Each state enjoyed practical autonomy in the administration of the affairs of his own kingdom but was expected to cooperate with the Burba Jolod in matters of cornmon imperial interest such as defence, trade and the provisions of imperial revenue. The authority of Burba Jolof was bolstered by his traditional descent from Ndyadyane Ndyaye and the consequent divinity of his office.
An important feature of Wollof government was the strong position of the nobility. Neither the Burba Jolof nor the rulers of the other Wollof states held office by hereditary right alone. Although each had to be descended from the founder of his state in the male line of succession, and be born of a noble woman, actual appointment was made by elections conducted by the great nobility.
Once appointed, the Burba Jolof went through elaborate religious rituals to inform him on the duties of his office and to elevate his status to that of a divine monarch. Thus sanctified, the Burba Jolof was expected to lead his people to victory and bring them prosperity. If he failed in these key functions, his divine position could not save him from deposition, although his personal army might.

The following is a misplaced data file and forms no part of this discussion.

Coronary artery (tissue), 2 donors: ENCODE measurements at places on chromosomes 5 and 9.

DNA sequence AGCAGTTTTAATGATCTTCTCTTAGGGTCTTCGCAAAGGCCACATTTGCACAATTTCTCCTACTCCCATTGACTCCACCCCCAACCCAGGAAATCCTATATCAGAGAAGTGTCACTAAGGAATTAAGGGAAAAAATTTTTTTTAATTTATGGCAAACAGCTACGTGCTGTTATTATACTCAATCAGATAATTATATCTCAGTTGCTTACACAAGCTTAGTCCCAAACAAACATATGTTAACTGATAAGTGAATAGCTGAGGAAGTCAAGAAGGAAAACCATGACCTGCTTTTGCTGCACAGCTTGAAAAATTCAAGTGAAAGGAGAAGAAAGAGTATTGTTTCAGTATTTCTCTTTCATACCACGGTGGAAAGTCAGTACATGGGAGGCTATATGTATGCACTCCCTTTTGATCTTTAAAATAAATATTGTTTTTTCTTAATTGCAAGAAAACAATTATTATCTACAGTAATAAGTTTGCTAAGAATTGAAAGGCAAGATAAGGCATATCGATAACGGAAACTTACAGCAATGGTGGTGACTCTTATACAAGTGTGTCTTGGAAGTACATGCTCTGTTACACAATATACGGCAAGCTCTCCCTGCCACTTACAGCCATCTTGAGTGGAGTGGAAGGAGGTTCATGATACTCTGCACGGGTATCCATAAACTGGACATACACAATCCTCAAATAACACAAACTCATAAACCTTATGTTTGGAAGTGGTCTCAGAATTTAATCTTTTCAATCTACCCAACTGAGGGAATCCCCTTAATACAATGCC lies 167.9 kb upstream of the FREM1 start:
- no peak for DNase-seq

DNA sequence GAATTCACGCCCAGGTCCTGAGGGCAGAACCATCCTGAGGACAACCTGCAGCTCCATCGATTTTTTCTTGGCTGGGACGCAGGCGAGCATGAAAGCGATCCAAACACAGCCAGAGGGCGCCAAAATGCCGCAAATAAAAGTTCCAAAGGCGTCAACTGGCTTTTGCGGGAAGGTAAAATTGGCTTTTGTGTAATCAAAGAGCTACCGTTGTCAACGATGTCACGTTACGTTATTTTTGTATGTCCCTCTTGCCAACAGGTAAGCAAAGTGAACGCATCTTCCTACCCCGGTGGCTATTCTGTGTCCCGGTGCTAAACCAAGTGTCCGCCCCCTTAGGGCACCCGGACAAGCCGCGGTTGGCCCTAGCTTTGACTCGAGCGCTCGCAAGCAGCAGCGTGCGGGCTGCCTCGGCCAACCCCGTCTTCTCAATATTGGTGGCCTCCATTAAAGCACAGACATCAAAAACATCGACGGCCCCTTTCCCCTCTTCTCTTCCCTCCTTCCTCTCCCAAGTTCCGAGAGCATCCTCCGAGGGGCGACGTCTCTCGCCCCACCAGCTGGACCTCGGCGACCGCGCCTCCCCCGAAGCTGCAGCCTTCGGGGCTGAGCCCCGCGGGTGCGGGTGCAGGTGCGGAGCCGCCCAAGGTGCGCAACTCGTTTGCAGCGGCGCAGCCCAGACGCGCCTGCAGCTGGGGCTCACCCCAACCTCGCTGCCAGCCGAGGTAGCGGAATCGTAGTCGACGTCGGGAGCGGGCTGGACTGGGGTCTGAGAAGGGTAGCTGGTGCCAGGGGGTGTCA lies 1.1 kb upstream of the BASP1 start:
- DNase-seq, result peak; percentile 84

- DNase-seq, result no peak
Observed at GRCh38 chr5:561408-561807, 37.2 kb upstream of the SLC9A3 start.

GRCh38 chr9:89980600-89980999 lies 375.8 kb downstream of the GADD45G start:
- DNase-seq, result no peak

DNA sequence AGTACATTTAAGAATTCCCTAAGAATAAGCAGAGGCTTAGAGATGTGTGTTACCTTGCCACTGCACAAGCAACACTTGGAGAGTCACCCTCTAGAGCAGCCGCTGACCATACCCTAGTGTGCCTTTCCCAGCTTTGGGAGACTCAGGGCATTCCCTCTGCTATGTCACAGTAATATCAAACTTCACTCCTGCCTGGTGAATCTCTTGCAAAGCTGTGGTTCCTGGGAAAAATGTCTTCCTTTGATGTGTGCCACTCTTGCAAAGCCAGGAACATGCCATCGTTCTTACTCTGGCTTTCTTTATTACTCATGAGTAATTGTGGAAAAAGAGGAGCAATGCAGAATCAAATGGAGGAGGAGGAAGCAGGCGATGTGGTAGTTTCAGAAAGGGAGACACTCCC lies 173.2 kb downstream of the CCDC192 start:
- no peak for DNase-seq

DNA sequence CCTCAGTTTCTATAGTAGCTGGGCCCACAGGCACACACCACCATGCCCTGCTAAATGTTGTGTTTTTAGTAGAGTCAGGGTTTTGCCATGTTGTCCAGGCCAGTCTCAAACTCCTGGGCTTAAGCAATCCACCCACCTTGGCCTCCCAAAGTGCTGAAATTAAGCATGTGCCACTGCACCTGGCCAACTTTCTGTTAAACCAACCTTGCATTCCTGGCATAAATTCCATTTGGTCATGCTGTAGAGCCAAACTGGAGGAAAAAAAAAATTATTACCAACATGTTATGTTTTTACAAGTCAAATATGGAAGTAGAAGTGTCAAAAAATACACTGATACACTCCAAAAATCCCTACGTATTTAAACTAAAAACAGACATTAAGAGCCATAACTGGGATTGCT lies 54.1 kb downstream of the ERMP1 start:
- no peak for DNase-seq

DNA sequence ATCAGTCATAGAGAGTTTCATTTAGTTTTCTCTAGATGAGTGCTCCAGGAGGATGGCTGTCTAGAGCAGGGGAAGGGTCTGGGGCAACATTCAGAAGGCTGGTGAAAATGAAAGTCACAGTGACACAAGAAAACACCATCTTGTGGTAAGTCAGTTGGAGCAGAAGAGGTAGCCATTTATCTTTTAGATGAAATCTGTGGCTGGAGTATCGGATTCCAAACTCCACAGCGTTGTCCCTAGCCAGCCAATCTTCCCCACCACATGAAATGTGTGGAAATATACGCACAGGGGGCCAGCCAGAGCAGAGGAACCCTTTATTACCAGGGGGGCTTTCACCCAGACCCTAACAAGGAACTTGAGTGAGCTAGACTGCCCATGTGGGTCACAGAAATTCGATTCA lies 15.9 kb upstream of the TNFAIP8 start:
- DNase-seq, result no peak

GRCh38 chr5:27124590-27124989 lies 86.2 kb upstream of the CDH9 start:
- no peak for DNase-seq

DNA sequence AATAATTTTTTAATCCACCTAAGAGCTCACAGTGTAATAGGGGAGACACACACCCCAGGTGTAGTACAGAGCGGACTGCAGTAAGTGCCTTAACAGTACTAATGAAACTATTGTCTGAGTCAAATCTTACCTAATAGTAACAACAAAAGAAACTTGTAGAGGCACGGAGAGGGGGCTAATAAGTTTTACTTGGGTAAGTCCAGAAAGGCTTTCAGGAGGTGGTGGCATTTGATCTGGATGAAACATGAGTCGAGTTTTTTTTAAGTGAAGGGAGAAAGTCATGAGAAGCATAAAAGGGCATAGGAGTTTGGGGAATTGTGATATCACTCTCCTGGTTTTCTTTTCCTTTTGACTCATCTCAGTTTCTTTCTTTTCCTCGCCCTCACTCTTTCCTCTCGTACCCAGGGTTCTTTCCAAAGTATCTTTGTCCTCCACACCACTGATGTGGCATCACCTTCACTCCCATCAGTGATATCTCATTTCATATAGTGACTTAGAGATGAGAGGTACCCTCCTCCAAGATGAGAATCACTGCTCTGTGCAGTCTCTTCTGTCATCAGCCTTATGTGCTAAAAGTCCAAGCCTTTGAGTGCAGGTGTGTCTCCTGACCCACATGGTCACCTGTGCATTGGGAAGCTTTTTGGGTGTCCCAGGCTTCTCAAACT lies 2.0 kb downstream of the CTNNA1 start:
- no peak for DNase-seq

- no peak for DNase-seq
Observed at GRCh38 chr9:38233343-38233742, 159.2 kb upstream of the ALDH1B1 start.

Relation between Wollof sub-rulers and the Burba Jolof were based on voluntary cooperation even the payment of tribute for the upkeep of the imperial power being voluntary. This voluntary element produced one of the ‘most autocratic system of government known in West Africa. As the monarch’s position depended on personal wealth power and prestige, the Burba Jolof built up his own personal army of soldiers, political and commercial agents and praise-singers as both a source and sign of his power.
As a result, Wollof rulers were able to flout constitutional advice and to appoint at will district heads over groups of villages. Often they appointed men of non-noble origin, loyal to themselves, to those posts which were concerned with the preservation of law and order and the collection of royal revenue.
Women played an important role in Wollof society and government. The "Linguerre", or queen mother, was the head of all Wollof women and was influential in the state. To maintain her dignity, she owned a number of dependent villages which cultivated her farms and paid her tribute.
In Kayor and other coastal Wollof states, the Linguerre enjoyed’ an additional income from the salt and fish trade. There were other female chiefs whose main task was to judge cases involving women. In the state of Walo, a woman could aspire to the office of Bur and rule the state.